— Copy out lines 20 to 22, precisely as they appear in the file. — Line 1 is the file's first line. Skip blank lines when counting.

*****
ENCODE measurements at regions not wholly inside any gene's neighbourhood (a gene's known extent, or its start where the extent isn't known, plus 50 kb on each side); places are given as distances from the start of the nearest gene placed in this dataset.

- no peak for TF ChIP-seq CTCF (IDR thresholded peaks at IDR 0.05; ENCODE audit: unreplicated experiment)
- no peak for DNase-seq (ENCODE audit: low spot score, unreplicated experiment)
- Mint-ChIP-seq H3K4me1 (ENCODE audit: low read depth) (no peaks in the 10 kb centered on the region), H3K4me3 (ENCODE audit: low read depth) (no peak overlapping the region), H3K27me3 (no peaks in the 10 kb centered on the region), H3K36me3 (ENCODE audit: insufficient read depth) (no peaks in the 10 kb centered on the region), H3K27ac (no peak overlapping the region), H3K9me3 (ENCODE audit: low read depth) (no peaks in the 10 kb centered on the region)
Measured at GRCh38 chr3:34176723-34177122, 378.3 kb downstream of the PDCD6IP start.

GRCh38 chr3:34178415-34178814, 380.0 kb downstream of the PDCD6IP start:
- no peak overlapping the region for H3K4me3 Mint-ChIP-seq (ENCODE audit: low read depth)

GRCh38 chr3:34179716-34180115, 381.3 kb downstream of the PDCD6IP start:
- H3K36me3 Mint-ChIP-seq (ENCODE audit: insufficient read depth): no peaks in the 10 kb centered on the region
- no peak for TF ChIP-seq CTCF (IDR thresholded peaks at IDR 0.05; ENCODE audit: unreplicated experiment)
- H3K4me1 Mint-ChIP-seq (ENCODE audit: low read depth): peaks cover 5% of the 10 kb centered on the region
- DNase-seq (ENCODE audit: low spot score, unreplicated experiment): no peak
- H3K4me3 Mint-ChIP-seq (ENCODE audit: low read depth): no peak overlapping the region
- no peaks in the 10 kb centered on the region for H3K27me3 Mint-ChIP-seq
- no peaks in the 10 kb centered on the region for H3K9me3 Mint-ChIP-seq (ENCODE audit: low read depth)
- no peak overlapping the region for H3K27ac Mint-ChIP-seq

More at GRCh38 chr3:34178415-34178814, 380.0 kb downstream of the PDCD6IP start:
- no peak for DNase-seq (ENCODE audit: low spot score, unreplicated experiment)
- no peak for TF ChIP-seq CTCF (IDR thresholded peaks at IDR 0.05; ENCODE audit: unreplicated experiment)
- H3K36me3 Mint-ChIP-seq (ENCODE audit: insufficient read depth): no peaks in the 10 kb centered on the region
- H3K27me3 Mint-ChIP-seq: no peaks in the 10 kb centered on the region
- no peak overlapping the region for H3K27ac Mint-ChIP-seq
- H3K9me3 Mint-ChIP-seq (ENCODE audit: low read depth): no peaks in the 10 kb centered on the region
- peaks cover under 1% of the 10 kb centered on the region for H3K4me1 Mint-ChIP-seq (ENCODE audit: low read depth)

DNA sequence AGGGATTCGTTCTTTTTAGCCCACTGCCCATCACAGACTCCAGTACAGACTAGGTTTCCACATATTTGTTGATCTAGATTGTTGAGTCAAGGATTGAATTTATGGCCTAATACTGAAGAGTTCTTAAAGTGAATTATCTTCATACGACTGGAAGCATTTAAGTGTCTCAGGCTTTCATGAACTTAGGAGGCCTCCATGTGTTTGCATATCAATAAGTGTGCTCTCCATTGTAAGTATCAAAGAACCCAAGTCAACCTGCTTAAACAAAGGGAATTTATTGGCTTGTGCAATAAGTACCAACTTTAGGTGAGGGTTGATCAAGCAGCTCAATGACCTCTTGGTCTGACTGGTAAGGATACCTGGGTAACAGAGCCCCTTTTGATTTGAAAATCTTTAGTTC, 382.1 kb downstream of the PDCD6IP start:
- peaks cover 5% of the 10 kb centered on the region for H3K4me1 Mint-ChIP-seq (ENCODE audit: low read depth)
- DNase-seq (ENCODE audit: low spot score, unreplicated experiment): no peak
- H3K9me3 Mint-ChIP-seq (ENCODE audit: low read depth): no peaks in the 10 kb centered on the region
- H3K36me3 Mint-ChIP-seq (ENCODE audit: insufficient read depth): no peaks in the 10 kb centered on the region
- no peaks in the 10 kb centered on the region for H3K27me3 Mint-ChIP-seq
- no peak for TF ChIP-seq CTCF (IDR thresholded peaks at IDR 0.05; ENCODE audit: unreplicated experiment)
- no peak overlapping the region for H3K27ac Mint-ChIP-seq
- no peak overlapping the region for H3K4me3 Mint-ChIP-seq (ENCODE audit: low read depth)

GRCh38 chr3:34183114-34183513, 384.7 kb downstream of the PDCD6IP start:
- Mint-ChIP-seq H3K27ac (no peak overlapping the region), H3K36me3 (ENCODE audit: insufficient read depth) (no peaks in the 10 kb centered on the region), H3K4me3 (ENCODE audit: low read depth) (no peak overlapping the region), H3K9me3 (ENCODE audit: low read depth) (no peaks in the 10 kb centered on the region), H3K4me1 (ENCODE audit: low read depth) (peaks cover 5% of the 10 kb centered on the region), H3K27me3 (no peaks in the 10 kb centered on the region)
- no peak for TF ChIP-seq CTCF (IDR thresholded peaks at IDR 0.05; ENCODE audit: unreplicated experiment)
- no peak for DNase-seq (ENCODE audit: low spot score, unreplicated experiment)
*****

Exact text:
- H3K36me3 Mint-ChIP-seq (ENCODE audit: insufficient read depth): no peaks in the 10 kb centered on the region
- H3K27me3 Mint-ChIP-seq: no peaks in the 10 kb centered on the region
- no peak overlapping the region for H3K27ac Mint-ChIP-seq